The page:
“Nick in SLC: Home School to High School” (1999 / 16:39) Radio Diaries

For RD’s Teenage Diaries project, they gave “tape recorders to young people around the country to report on their own lives. They conduct interviews, keep an audio journal and record the sounds of daily life — usually collecting more than 40 hours of raw tape over the course of a year. Nick Epperson of Salt Lake City began his audio diary when he was 13. The talented singer/cellist music, but has a hard time making friends.

More…

HV100- Stories of Transformation

Miles/Megan as a little girlHearing Voices from NPR®
100 Stories of Transformation: Character and Change
Host: Jay Allison of Transom
Airs week of: 2010-09-29

“Stories of Transformation” (52:00 mp3):

Two audio diaries of people documenting their own personal transformation, a Transom Radio special:

“Finding Miles” (27:11) Sarah Reynolds

Miles has the wrong body. He was born a woman, Megan. After 15 years of serious depression and confusion about his place in the world, at age 28, he decided to make a change. He chose the name Miles and began his slow, difficult transition into manhood. All along the way, he carried an audio recorder with him. This is his story. Produced for Transom (available at PRX); edited by Jay Allison.

“Running From Myself” (17:50) Louis & Anthony Mascorro

For most of his high school career, Louis robbed people: for money, and for thrills. He never got caught. Then, in his senior year, he decided to stop. Louis talks to friends and family, and to himself, about why he was a criminal, and why he needs to change. Produced for Transom (also at PRX) and the 826NYC writing center.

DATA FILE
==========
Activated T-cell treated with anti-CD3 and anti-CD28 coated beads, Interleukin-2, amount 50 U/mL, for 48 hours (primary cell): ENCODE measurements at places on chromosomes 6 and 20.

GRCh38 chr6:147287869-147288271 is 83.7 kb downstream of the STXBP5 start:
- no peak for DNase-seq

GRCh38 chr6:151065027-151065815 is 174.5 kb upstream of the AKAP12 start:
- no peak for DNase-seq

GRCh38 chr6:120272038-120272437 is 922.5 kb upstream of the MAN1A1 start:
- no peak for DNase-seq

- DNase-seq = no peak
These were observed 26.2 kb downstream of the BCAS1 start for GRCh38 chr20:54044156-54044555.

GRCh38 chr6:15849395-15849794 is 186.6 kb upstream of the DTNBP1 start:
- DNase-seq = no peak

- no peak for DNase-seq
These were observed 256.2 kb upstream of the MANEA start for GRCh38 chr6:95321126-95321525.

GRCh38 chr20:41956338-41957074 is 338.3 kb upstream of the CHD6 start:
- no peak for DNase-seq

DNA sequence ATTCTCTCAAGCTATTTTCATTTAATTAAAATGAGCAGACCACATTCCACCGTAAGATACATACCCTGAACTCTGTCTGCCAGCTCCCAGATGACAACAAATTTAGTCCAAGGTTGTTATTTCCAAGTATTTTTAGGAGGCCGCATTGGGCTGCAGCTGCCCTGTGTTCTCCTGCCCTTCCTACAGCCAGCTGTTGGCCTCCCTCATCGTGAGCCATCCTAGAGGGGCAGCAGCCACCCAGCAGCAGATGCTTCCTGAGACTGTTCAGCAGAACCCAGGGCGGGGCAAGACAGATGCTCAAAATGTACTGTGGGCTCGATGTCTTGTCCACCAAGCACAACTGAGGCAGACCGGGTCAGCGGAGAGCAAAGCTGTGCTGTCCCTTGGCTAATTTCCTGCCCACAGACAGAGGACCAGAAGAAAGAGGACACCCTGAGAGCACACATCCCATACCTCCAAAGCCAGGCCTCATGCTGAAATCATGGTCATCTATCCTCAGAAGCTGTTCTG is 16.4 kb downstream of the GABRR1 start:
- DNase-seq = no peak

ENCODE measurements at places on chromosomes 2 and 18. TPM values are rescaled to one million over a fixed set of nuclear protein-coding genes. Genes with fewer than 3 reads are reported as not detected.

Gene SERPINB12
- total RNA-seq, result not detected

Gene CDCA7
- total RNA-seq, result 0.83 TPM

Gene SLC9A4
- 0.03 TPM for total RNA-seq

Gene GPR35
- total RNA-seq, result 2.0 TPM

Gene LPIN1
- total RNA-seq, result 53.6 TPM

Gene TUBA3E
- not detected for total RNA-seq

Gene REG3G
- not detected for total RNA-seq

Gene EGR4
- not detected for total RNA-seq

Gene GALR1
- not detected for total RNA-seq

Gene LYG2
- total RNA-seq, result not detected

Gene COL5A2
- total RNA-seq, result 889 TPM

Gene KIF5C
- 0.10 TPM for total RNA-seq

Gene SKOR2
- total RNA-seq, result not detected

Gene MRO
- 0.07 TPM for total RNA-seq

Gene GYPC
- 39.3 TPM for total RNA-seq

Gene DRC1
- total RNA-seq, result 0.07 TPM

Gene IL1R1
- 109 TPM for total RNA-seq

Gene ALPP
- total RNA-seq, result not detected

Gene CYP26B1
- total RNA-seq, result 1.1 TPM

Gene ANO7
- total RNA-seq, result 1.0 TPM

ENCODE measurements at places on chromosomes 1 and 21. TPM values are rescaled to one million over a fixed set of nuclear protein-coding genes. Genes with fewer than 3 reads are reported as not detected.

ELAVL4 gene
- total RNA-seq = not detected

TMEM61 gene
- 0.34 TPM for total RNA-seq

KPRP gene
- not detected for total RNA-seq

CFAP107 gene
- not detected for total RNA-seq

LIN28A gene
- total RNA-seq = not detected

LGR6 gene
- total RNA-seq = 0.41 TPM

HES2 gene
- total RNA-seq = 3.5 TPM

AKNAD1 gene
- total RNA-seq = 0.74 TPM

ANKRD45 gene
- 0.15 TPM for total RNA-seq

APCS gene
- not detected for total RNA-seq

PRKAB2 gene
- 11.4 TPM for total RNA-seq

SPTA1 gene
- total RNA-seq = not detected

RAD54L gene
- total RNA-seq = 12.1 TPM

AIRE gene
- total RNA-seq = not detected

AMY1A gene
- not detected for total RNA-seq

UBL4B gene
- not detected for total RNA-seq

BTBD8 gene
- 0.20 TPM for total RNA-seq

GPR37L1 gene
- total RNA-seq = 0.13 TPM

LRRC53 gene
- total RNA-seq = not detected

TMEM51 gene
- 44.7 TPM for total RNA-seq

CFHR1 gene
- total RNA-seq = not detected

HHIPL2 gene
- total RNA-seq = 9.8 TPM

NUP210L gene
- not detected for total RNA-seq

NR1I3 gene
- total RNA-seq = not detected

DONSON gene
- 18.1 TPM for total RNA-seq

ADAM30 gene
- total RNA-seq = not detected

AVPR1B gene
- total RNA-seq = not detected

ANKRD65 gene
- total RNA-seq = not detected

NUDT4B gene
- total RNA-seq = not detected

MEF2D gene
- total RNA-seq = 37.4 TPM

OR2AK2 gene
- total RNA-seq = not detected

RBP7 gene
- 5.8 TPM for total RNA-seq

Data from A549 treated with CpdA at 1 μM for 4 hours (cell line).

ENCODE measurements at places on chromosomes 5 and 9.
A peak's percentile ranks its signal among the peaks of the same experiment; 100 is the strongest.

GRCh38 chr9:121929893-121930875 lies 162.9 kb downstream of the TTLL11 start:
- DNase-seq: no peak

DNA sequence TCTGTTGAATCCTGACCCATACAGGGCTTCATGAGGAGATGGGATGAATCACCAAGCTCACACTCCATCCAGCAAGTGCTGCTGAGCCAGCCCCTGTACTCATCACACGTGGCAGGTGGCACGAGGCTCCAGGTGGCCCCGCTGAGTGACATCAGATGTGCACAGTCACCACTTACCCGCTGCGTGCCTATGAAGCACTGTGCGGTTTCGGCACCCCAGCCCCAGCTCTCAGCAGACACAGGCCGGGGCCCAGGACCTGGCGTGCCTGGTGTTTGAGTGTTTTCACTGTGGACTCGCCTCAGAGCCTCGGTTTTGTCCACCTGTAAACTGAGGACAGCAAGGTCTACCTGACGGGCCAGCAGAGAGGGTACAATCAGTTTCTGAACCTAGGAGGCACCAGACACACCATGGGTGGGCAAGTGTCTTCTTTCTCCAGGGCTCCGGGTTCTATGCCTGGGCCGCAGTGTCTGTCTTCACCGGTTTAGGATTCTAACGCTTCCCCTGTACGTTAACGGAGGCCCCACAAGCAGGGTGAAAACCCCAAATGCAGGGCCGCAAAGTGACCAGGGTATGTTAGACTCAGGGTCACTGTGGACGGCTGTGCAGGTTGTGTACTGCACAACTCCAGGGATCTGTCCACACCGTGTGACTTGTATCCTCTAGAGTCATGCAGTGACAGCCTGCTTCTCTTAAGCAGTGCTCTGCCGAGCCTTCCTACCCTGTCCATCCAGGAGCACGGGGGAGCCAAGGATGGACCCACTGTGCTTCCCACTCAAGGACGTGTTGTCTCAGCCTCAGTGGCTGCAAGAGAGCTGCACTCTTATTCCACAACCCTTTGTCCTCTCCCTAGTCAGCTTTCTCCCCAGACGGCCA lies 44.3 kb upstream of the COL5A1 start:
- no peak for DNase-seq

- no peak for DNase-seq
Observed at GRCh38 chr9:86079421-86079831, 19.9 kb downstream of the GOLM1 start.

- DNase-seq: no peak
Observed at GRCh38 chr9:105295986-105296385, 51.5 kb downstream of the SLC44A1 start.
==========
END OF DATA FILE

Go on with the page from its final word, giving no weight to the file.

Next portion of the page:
Finding Miles

Megan/Miles as a young girlLast night on NPR ATC, “Becoming Miles: The Journey Of Changing Sexes:”

Megan Taylor grew up feeling she was living in the wrong body. In her 20s, she decided to do something about it. First, she changed her name to Miles. Miles began taking testosterone, scheduled a double mastectomy — part of sex reassignment surgery — and began changing his body into one that felt right. The hardest part was telling his parents. Through it all, he kept an audio diary.

“Becoming Miles” (13:00 mp3):

Produced by Sarah Reynolds, with Jay Allison and Transom.org, which has the full version of this piece (airing this month on an HV episode.)

After The Forgetting

A Vermont family changes as their mother’s dementia progresses. What happens to love when there is no memory? An evolution of relationships reveal themselves in these conversation between Gregory Sharrow, his mother Marjorie, and Greg’s husband Bob Hooker.

Music by Karinne Keithley. Check Transom for more on this story. Aired on NPR Day to Day; by producer Erica Heilman, “After The Forgetting” (8:57 mp3):

Marj Sharrow

Marj Sharrow

Marjorie Sahrrow and Bob Hooker

Marjorie Sahrrow and Bob Hooker

Transom- After The Forgetting

Marjorie SharrowHV and Transom just finished collaborating on getting an edited version of Eric Winick’s “How Are You Who You Are?” on NPR ATC. Our next co-project was just posted: “Transom Show: After The Forgetting” by Erica Heilman (who has a resume item you don’t see often: “an independent radio producer and private investigator”).

Th story documents a Vermont family’s changes as their mother’s dementia progresses. What happens to love when there is no memory? An evolution of relationships reveal themselves in these conversations between Gregory Sharrow, his mother Marjorie, and Greg’s husband Bob Hooker. (Produced for The Vermont Folklife Center with music by Karinne Keithley.)